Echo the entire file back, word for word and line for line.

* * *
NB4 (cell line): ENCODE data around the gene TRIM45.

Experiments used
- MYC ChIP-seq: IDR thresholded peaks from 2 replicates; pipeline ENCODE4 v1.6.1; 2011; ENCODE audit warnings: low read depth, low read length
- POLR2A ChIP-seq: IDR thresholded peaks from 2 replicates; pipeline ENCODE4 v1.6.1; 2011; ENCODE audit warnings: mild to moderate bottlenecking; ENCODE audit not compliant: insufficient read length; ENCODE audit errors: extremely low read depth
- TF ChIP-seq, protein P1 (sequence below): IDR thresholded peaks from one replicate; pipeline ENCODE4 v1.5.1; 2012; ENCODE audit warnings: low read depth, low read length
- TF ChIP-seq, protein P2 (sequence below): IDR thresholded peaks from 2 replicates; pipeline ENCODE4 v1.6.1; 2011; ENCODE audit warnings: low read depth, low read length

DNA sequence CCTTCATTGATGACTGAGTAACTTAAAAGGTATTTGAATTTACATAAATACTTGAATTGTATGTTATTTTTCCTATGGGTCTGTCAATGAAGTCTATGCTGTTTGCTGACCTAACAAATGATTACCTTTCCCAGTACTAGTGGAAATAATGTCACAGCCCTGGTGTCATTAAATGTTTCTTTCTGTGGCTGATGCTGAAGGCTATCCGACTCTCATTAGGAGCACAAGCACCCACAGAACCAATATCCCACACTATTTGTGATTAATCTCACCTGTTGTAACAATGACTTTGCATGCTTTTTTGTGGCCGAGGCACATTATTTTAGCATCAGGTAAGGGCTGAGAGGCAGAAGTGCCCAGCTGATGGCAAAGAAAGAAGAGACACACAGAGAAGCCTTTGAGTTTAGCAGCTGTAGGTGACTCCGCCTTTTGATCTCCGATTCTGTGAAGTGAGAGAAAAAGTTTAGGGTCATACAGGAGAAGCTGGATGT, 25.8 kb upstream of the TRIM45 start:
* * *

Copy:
NB4 (cell line): ENCODE data around the gene TRIM45.

Experiments used
- MYC ChIP-seq: IDR thresholded peaks from 2 replicates; pipeline ENCODE4 v1.6.1; 2011; ENCODE audit warnings: low read depth, low read length
- POLR2A ChIP-seq: IDR thresholded peaks from 2 replicates; pipeline ENCODE4 v1.6.1; 2011; ENCODE audit warnings: mild to moderate bottlenecking; ENCODE audit not compliant: insufficient read length; ENCODE audit errors: extremely low read depth
- TF ChIP-seq, protein P1 (sequence below): IDR thresholded peaks from one replicate; pipeline ENCODE4 v1.5.1; 2012; ENCODE audit warnings: low read depth, low read length
- TF ChIP-seq, protein P2 (sequence below): IDR thresholded peaks from 2 replicates; pipeline ENCODE4 v1.6.1; 2011; ENCODE audit warnings: low read depth, low read length

DNA sequence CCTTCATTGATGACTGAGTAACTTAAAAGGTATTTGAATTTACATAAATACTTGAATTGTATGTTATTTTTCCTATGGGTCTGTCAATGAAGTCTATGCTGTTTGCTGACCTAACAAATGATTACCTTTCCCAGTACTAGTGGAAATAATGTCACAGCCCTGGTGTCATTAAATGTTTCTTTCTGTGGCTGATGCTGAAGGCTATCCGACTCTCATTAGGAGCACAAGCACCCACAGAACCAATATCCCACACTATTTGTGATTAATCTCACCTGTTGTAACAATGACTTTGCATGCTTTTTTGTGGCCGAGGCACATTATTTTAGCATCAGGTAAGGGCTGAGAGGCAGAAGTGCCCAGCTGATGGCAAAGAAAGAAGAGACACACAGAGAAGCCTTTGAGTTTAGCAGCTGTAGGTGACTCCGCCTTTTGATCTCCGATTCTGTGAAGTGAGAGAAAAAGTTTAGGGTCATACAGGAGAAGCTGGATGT, 25.8 kb upstream of the TRIM45 start: